Reporter's Notebook
A Newbie's Take on the NRA Show

A Newbie's Take on the NRA Show


I have covered hospitality for quite some time, but never has the scale and scope of the restaurant industry been so apparent to me than at the 2013 National Restaurant Association Show.

This was my first year attending the show. And, wow, there were a ton of vendors and events. With entire booths dedicated to easy-to-stand-for-hours-in Dansko shoes or dishware or industrial-size mixers, the all-too-fun Wine, Spirits and Beer Event, and other booths dedicated entirely to hot dogs, yogurt, or soda fountains, it’s clear this industry is about a whole lot more than food.

The restaurant industry is more rich and complex than that. It satisfies the basic human need for food, while serving as an entertainment vehicle, too. It’s an industry that relies on constant innovation and tons of human capital.

As such, it’s exciting to see the restaurant so simply broken into its component parts at a show like the NRA’s.

As a newbie this year, here are my top four takeaways from the show:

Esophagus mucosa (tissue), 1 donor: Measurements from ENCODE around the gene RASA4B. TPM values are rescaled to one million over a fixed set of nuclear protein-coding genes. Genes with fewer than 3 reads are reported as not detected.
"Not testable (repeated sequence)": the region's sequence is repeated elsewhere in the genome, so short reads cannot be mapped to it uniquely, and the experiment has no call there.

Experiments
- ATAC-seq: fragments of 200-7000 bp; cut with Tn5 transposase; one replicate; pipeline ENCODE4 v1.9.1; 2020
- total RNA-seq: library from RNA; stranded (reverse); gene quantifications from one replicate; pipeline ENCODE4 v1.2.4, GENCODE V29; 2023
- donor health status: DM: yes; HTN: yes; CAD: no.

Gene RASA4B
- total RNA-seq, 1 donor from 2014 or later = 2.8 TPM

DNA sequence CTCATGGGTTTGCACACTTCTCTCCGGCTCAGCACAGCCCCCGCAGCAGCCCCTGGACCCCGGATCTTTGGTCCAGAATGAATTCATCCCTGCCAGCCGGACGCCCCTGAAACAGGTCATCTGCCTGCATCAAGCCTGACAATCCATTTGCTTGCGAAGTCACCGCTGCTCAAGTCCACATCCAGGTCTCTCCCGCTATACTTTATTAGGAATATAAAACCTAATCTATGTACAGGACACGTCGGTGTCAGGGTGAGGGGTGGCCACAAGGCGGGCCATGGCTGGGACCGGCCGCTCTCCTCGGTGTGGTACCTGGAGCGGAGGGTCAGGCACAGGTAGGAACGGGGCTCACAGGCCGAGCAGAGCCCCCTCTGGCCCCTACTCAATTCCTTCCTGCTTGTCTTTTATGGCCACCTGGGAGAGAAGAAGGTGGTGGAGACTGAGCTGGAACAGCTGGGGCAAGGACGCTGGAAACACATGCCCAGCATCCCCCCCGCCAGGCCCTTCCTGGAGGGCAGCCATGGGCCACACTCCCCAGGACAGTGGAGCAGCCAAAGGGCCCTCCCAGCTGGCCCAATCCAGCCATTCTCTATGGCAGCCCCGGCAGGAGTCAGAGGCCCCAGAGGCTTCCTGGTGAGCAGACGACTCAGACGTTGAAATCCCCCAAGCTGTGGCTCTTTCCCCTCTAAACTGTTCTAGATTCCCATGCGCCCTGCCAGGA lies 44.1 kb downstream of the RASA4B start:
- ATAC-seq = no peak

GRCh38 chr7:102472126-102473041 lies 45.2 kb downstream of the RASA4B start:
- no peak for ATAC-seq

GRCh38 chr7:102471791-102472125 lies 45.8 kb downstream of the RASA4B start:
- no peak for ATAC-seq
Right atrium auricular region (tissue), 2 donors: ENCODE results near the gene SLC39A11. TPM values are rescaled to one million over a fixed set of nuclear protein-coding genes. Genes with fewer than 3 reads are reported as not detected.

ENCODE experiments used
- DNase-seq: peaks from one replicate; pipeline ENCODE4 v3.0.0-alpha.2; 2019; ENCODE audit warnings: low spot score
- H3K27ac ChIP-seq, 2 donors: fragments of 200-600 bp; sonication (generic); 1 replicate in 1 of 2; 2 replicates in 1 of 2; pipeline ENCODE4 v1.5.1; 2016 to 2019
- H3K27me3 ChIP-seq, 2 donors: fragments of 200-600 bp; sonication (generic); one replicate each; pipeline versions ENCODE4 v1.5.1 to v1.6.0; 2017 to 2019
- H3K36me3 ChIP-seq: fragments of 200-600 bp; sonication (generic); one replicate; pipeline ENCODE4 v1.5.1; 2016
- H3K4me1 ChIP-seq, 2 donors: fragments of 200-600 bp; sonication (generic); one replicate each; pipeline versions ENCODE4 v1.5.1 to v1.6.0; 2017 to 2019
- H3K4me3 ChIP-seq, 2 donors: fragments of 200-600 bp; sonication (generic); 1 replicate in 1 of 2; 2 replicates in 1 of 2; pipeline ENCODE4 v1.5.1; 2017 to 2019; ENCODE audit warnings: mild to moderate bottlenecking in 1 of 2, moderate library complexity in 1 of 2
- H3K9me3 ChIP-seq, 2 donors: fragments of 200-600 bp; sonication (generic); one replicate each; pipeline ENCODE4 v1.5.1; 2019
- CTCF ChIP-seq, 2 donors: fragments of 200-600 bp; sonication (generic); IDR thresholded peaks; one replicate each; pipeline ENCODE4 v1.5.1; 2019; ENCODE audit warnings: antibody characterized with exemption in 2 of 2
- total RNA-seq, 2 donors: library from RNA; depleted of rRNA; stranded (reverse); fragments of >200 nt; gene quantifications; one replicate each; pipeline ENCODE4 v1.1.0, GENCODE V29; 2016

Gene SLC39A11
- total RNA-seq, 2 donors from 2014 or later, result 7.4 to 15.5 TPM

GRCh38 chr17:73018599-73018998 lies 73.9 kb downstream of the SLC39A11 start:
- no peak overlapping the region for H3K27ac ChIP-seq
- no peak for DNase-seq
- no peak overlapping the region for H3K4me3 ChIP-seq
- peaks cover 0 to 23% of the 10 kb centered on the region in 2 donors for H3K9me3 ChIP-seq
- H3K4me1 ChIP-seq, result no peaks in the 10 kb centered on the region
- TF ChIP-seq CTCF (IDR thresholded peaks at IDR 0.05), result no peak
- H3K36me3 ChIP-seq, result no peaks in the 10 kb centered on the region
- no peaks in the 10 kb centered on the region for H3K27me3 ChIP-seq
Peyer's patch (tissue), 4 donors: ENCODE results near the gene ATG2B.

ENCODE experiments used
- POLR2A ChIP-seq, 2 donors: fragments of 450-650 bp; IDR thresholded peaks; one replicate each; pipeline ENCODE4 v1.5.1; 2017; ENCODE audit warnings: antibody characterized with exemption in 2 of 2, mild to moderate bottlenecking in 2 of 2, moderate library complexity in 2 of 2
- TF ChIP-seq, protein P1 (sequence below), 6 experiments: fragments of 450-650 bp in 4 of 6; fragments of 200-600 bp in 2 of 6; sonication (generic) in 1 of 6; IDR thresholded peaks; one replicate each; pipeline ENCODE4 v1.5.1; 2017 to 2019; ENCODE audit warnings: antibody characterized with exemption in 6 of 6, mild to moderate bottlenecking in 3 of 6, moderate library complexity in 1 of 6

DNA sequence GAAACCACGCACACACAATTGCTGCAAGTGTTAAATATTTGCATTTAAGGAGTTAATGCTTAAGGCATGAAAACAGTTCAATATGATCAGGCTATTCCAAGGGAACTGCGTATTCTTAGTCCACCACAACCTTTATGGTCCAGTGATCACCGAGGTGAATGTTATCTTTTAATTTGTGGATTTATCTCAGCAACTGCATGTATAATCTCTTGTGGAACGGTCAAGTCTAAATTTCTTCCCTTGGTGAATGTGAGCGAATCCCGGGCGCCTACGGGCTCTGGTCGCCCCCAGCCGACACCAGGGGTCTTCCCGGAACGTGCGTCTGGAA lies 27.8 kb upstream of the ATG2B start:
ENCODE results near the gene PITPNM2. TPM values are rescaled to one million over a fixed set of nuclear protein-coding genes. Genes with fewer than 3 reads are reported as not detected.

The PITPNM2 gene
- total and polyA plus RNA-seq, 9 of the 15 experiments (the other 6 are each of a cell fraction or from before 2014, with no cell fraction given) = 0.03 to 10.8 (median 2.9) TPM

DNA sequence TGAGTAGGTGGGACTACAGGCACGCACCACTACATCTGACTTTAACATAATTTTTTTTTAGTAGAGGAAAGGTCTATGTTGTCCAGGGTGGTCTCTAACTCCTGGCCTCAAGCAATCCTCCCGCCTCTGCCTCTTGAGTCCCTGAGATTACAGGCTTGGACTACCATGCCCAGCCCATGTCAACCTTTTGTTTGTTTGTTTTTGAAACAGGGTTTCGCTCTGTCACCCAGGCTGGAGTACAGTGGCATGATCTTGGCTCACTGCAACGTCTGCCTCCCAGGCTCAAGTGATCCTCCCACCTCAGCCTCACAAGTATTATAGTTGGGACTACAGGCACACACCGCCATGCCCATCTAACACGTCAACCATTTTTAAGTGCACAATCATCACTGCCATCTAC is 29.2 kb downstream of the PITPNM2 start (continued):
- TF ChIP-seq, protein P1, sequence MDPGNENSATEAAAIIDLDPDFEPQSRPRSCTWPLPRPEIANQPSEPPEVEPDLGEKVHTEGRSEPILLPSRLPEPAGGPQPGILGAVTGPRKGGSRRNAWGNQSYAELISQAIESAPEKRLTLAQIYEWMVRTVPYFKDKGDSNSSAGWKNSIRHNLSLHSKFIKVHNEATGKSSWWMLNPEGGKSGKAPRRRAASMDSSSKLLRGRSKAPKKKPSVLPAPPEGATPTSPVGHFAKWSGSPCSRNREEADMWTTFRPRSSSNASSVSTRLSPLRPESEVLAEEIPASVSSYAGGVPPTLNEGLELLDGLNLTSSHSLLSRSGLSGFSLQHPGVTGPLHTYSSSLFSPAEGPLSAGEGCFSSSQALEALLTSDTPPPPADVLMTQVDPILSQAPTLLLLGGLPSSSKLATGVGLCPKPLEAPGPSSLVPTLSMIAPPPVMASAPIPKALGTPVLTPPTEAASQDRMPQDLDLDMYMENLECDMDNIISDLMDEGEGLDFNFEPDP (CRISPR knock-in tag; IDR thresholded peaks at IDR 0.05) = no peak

Times are tough, but restaurateurs are tough, too.

For every session I attended about tackling the looming healthcare mandate, there was another about how to best franchise a business. Talking to folks around the show, there’s a sense of optimism among uncertainty.

Maybe it’s because the restaurant industry has never been all that easy to break into. Or maybe it’s just that the industry attracts people with moxie. But the people I’ve spoken with here seem pumped to try to expand their businesses and take on the next challenge.

Anthony Bourdain is The Man.

The NRA's Monday keynote speaker has a self-proclaimed weakness for KFC’s macaroni and cheese. Best. Food snob. Ever.

Details matter.

Whether trying to calculate how to best offer healthcare to employees, or trying to make the best cheeseburger possible, details matter. Hiring the right people, pairing the right beer with pizza, or using the best-possible ingredients all matter.

It’s how great brands are made. The magic is in the details.

It’s good to be a Midwesterner.

My coworkers can tell you that I was a little too excited about the Wisconsin Cheese and Vienna Beef booths, which were located very close to each other on the NRA show floor. Vienna Beef was serving their signature Chicago-style hot dogs and showcasing a chicken sausage named for the one-and-only Mike Ditka.

Also, as a native Illinoisan, I’m thrilled that @WisconsinCheese is now following me on Twitter. The love of fresh cheese curds runs deep.

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